November 30 – Thursday of the Twenty-eighth Week after Pentecost (11th of Luke) Luke 20:9-18
Love and Hate: Luke 20:9-18, especially vss. 15-16: “Therefore what will the owner of the vineyard do to them?
He will come and destroy those vinedressers and give the vineyard to others.” The Lord Jesus’ final days in
Jerusalem come to an end with His arrest, trial, Passion, and Resurrection. For the Jews, the people of God who
are His ancient “vineyard,” those days mark the defining moment of their relationship with the Lord – a time of
incalculable love and vitriolic hate. To help us plumb the essence of this love and hate, our gracious God and
Savior speaks to us through the Parable of the Vinedressers.
During those epic days our Lord, true to His nature, demonstrates a depth and breadth of love
unimaginable to angels and men. The response of the ancient people of God to this Love incarnate is not uniform.
Some in ancient Israel truly love the Lord and make every effort to follow Him as best they are able. Love rouses
them to love in return and, by the grace of God, they discern “the words of eternal life” (Jn 6:68). They “come to
believe and know that [He is] the Christ, the Son of the living God” (vs. 69).
These believers – the Jews who form the core of the New Israel, the Church – in turn give us the Lord’s
words of life. They understand how “blessed [is] the God and Father of our Lord Jesus Christ, who according to
His abundant mercy has begotten us again to a living hope through the resurrection of Jesus Christ from the dead”
(1 Pt 1:3).
At the opposite end of the spectrum are those who refuse to receive the Lord – those Jews who do not
have the word of God abiding in them. The Lord Jesus warns, “I know you, that you do not have the love of God
in you” (Jn 5:42). Worst of all, “You seek to kill Me, because My word has no place in you” (vs. 8:37). He
identifies the origin of this hatred, which comes straight from hell – “You are of your father the devil, and the
desires of your father you want to do. He was a murderer from the beginning, and does not stand in the truth,
because there is no truth in him” (vs. 44) – in the Parable of the Vinedressers.
The New Israel, which includes the believers in Christ of our present age, knows all too well what
venomous hatred looks like. We have witnessed burning hatred turned against Christians and murderously poured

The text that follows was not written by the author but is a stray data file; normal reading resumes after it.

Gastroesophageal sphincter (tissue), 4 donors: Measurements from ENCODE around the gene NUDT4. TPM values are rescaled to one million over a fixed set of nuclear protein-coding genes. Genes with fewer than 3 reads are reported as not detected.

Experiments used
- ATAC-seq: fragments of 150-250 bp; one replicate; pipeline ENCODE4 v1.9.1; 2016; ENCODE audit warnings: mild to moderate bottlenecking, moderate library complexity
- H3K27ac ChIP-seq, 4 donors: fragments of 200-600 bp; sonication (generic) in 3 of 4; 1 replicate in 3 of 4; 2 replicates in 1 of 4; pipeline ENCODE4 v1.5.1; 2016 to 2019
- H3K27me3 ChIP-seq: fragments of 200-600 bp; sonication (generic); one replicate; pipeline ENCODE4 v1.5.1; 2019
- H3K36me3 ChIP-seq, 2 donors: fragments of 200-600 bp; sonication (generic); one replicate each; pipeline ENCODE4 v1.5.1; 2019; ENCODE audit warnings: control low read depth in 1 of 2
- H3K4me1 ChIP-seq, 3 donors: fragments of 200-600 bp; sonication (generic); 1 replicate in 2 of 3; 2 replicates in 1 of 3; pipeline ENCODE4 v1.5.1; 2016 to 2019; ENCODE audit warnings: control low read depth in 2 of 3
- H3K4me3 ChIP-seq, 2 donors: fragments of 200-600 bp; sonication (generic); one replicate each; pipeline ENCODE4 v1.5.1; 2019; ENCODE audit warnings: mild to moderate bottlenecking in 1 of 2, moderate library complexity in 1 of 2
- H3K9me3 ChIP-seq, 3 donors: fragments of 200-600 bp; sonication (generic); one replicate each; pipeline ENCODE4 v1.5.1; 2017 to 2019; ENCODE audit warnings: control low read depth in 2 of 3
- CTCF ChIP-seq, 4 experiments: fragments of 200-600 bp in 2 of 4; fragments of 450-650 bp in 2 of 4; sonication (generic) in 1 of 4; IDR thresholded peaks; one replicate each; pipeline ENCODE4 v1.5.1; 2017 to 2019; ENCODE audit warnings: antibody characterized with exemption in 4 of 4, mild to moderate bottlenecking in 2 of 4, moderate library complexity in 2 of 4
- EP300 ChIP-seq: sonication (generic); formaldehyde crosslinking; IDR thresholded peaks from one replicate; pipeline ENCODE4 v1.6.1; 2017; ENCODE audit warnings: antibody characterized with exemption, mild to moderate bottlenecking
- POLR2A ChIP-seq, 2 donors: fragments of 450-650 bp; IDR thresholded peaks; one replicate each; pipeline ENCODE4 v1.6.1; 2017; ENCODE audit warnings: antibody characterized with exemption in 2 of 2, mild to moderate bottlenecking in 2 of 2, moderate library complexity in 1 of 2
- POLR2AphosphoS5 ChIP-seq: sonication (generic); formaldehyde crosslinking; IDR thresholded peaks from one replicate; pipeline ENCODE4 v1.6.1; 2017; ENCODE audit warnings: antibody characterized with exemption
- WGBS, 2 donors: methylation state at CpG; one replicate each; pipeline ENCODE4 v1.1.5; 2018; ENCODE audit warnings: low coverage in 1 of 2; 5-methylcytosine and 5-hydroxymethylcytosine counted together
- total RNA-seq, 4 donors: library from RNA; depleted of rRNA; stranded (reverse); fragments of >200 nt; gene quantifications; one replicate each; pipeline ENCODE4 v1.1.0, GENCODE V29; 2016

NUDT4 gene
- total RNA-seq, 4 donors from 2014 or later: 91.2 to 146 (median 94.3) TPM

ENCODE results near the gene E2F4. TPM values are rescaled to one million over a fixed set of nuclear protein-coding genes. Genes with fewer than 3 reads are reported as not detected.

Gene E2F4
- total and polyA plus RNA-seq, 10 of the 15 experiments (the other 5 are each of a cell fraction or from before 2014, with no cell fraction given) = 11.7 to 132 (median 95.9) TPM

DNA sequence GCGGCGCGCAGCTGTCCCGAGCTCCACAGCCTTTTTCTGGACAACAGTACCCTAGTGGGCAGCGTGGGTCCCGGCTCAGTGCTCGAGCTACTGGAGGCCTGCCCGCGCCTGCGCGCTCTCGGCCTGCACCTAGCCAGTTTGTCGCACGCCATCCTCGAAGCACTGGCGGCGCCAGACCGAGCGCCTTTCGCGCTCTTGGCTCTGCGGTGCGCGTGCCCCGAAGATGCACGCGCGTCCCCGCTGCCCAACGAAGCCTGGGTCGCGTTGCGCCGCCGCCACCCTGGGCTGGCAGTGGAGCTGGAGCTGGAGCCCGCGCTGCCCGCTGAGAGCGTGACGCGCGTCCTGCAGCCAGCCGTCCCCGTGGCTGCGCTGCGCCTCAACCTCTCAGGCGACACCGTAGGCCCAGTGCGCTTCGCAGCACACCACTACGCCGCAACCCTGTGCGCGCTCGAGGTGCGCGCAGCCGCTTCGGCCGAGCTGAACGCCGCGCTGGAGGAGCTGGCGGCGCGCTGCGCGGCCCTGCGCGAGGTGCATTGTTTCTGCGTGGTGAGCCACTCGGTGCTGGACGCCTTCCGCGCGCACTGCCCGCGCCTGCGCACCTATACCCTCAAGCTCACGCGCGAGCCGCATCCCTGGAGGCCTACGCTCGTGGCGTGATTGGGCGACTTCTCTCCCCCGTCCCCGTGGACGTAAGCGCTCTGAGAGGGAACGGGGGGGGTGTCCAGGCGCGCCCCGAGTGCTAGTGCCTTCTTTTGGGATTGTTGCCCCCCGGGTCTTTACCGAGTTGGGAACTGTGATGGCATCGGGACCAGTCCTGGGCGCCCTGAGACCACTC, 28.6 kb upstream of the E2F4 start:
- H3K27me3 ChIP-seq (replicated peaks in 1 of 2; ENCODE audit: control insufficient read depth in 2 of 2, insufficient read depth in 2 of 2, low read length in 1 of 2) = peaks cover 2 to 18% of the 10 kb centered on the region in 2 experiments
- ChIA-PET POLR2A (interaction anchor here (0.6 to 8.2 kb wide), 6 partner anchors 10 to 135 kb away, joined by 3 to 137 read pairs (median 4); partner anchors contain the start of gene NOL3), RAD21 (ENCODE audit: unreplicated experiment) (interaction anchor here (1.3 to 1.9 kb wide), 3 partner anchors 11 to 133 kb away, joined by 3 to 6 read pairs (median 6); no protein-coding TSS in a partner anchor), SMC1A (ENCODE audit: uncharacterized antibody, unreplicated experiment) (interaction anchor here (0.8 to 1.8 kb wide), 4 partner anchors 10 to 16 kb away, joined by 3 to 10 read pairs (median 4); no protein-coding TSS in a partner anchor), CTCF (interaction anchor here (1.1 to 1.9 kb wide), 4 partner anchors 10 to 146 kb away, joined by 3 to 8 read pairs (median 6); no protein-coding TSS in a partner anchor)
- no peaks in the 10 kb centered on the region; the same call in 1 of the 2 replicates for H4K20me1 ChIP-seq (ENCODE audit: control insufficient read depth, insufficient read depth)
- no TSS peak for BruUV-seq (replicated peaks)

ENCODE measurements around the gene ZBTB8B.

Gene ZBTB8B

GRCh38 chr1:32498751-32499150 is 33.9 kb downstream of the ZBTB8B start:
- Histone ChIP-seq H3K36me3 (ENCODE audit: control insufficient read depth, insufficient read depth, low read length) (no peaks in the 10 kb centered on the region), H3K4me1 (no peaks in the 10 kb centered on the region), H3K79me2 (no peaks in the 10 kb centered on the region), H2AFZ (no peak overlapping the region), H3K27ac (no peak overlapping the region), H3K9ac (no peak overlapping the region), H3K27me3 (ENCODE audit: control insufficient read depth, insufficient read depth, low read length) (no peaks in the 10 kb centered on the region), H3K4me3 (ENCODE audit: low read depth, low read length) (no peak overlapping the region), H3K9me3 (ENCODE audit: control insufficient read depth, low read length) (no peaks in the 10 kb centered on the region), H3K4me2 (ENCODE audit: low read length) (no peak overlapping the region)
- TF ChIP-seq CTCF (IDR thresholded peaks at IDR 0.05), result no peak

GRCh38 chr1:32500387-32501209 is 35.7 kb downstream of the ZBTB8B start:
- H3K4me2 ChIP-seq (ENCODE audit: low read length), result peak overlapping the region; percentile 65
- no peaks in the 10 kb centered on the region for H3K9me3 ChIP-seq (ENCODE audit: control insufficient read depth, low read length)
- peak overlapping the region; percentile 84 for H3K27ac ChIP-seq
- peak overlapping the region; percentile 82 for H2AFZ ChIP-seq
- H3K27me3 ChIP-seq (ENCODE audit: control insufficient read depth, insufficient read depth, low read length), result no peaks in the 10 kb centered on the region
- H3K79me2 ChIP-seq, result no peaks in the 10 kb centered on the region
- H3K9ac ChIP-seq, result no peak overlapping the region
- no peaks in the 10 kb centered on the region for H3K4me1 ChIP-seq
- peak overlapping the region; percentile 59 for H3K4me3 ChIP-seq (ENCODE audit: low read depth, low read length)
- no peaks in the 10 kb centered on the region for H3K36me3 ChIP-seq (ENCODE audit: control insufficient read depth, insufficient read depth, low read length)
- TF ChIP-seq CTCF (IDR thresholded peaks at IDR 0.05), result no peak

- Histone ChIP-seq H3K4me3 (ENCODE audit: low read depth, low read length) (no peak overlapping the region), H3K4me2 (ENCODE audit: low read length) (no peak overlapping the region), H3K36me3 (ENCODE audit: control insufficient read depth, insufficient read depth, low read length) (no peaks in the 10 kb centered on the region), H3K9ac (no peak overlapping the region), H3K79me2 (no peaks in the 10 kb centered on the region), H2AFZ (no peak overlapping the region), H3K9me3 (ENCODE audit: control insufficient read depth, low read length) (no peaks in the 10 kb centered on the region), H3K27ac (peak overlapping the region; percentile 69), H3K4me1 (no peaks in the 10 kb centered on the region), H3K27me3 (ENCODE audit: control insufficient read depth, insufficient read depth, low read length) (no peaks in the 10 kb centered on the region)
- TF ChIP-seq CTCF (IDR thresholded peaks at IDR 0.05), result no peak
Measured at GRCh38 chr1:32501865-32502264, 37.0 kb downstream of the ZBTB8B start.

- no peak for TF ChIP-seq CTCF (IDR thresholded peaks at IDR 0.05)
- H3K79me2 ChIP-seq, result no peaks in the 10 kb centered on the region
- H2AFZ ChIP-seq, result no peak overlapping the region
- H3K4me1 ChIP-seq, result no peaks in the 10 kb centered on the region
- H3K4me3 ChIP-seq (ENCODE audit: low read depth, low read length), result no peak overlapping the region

out on the Church in Russia and elsewhere. Likewise, we have seen Satan’s terrible hate unleashed against the
descendants of the ancient people of God. The devil still promotes hatred in any heart that will grant him entrance.
And yet at the same time we are blessed to know the incredible God of love, as did the earliest believers.
Let us ever say, “Thanks be to God,” for the love of God prevails over hatred and the martyrs of our time still
triumph over the ancient foe.
The Parable of the Vinedressers does not promote anti-Semitism, for such sentiments are iniquitous and
draw upon the hatred of the devil. Rather, the parable warns us to root all hatred from our hearts. The Lord takes
the vineyard away from the ancient people of God and gives it to the New Israel. We are those others to whom
the Lord gives charge of His vineyard (Lk 20:16). For this reason the bishop says, “O God of hosts, return again;
and look down from heaven and behold, and visit this vine, and perfect that which Thy right hand hath planted”
The Lord our God is truly the cornerstone of love (Lk 20:17). Saint Cyril of Alexandria proclaims: “Now
the sacred Scripture compares to a cornerstone the gathering together, or joining of the two people, Israel I mean,
and the gentiles, in sameness of sentiment and faith” (Commentary on the Gospel of Saint Luke 134, p. 534). The
Church, both ancient and modern, is joined to God in love in order that we may overcome all hatred.
The Savior who planted the vineyard and calls His laborers is near. Come, let us receive our hire; for the
Giver is rich, loving, and merciful, even to those who have labored little. –Vespers for the Fourth Sunday in Lent